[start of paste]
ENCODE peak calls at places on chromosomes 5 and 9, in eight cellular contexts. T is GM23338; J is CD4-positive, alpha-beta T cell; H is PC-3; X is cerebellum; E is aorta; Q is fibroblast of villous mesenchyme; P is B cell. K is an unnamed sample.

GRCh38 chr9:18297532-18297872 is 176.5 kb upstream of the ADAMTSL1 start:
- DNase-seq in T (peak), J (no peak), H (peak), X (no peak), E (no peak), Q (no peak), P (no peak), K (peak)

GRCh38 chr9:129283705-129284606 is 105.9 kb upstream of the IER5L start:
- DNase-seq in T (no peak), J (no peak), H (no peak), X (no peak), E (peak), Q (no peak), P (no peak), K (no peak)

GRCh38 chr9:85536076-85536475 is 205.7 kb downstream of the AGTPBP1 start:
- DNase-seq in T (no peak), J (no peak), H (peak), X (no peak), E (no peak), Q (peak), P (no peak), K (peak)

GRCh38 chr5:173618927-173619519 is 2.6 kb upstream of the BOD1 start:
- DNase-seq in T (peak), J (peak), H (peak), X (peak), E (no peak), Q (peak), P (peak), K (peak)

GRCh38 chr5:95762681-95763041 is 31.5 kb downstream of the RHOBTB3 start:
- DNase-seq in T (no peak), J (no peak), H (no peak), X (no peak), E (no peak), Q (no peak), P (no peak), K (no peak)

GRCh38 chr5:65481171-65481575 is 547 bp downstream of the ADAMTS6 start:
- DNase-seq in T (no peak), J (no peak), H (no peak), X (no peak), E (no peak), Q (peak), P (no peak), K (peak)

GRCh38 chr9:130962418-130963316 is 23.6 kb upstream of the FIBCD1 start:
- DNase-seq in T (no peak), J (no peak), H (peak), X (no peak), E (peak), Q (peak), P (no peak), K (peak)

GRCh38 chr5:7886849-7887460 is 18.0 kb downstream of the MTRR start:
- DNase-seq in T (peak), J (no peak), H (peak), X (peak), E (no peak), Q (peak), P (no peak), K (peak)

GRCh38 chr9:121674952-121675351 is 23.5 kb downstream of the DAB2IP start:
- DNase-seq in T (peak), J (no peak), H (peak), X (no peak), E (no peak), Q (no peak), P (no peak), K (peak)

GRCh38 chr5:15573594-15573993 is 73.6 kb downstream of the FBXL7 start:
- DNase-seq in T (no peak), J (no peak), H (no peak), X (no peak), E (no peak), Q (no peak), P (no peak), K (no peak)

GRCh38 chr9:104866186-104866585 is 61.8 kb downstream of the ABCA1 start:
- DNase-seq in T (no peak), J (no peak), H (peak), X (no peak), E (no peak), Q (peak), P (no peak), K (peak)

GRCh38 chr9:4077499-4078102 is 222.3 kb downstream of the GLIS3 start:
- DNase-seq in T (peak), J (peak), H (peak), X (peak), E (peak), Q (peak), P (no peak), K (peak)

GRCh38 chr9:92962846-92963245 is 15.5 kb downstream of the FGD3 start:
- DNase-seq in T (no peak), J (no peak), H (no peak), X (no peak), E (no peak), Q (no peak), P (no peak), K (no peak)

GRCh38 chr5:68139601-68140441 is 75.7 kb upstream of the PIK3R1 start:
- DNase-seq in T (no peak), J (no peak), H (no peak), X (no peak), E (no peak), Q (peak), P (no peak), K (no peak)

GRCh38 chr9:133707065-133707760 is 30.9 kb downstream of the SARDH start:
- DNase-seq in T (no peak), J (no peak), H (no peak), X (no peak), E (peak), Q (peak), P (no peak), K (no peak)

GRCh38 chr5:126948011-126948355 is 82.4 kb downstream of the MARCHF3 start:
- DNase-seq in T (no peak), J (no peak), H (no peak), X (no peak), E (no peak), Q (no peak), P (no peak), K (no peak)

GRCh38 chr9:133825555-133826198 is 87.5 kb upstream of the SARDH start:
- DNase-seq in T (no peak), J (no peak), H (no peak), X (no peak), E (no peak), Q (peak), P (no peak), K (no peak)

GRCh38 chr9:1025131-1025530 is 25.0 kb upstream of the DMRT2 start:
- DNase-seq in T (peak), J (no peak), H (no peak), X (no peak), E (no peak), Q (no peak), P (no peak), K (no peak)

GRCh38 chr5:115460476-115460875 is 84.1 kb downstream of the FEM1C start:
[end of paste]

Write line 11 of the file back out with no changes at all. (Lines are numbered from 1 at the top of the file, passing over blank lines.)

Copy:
- DNase-seq in T (no peak), J (no peak), H (no peak), X (no peak), E (no peak), Q (no peak), P (no peak), K (no peak)